Investing is a great way to grow your wealth. But the money you earn on investments isn't always yours to keep. Just as the IRS is entitled to a portion of the income you generate from your job, it can also come after the income you earn in your investment portfolio. And that can hurt in a number of ways.

First, paying taxes just plain stinks. But also, many people don't pay estimated taxes on their investment gains during the year, and as such, they wind up owing money when they file their tax returns. If you land in this category and don't have the cash to pay your tax bill in full, you'll risk racking up penalties and interest. Ouch!

A better bet: Aim to keep the IRS as far away from your investment earnings as possible. Here's how.

Man counting hundred-dollar bills

Image source: Getty Images.

1. Hold investments for at least a year and a day

Anytime you sell investments at a price that's higher than what you paid for them, you're liable for capital gains taxes. The length of time you hold investments before selling them, however, will dictate what tax rate you'll be subject to.

If you hold investments for a year or less and sell them at a profit, you'll be hit with short-term capital gains, which are taxed the same way ordinary income is taxed. On the other hand, if you hold investments for at least a year and a day, you'll land in the more tax-friendly long-term capital gains category. The tax rate for long-term capital gains tops out at 20% for higher earners, but most people pay 0% or 15%. Therefore, keeping investments in your portfolio for the right amount of time could pay off in a very big way.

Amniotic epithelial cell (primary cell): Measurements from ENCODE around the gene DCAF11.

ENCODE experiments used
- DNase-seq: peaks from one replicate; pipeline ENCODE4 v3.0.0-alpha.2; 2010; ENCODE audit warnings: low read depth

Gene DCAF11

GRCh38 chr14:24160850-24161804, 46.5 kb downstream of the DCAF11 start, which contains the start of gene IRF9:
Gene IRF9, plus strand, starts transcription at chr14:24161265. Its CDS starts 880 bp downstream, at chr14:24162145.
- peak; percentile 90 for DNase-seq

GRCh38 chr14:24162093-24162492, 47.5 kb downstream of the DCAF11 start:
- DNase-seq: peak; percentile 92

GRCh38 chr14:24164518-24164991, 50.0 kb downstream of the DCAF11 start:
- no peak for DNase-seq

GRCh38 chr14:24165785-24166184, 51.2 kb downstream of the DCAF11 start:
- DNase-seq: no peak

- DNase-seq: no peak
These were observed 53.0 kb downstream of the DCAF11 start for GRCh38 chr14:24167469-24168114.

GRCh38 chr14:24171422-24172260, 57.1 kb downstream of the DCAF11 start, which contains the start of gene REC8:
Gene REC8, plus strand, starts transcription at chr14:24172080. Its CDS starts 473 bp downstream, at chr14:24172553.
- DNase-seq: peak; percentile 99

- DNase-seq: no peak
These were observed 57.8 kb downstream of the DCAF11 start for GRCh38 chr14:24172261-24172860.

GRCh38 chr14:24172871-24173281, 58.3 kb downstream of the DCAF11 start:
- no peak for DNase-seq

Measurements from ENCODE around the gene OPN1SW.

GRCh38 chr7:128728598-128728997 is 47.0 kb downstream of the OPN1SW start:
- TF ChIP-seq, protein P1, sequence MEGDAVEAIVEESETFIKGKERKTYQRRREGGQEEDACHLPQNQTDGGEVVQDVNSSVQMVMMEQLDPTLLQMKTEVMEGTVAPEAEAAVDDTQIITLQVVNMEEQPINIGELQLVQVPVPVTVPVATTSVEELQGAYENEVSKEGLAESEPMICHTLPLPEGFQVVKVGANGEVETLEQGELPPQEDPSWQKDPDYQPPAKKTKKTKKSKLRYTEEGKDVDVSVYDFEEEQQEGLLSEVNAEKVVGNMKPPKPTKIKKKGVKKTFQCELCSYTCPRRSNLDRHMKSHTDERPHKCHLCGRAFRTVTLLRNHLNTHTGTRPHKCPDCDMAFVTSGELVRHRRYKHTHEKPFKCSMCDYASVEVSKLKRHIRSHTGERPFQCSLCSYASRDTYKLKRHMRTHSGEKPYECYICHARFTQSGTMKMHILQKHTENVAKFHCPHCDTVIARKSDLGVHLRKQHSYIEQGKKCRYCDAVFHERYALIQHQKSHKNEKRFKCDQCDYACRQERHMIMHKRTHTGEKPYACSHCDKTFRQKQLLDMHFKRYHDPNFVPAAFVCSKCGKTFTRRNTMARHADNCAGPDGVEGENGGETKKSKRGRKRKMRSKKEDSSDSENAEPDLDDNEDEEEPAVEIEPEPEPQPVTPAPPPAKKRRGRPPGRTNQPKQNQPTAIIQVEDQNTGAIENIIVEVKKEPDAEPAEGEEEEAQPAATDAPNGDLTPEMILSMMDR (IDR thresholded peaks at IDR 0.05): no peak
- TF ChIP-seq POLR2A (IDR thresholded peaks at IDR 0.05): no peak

2. Load up on municipal bonds

The great thing about buying bonds is getting to collect interest that can serve as a steady stream of income, or cash to reinvest. The problem, however, is that the IRS is entitled to a share of that interest -- that is, unless you buy municipal bonds.

Municipal bonds are those issued by states, cities, and counties (as opposed to corporate bonds, which, as the name implies, are issued by corporations). The great thing about municipal bonds is that their interest is always exempt from taxes at the federal level. And if you buy municipal bonds issued by your home state, their interest is exempt from federal, state, and local taxes.

Keep in mind that if you sell municipal bonds for a price that's higher than what you paid for them, you'll still be on the hook for taxes on that gain. It's just the interest generated by those bonds that you won't need to pay taxes on.

3. Sell losing investments to offset gains

Though gains on investments are taxable, losses on investments have the opposite effect -- they can reduce your tax burden. Investment losses can be used to offset capital gains so that if you take a $2,000 loss but have a $2,000 gain, you get to break even rather than owe the IRS anything. Furthermore, if your investment losses for the year exceed your gains, you can use them to offset up to $3,000 in taxable income.

What happens once your losses cancel out your gains as well as cover $3,000 of income? You get to carry the remainder of your loss to the next tax year. Therefore, if you have poorly performing investments in your portfolio, you may be better off liquidating them rather than retaining them in the hope that they'll come back up in value.

Nobody wants to pay more money to the IRS than necessary. Be smart about the way you manage your investments, and with any luck, you'll get to keep more of your money for yourself.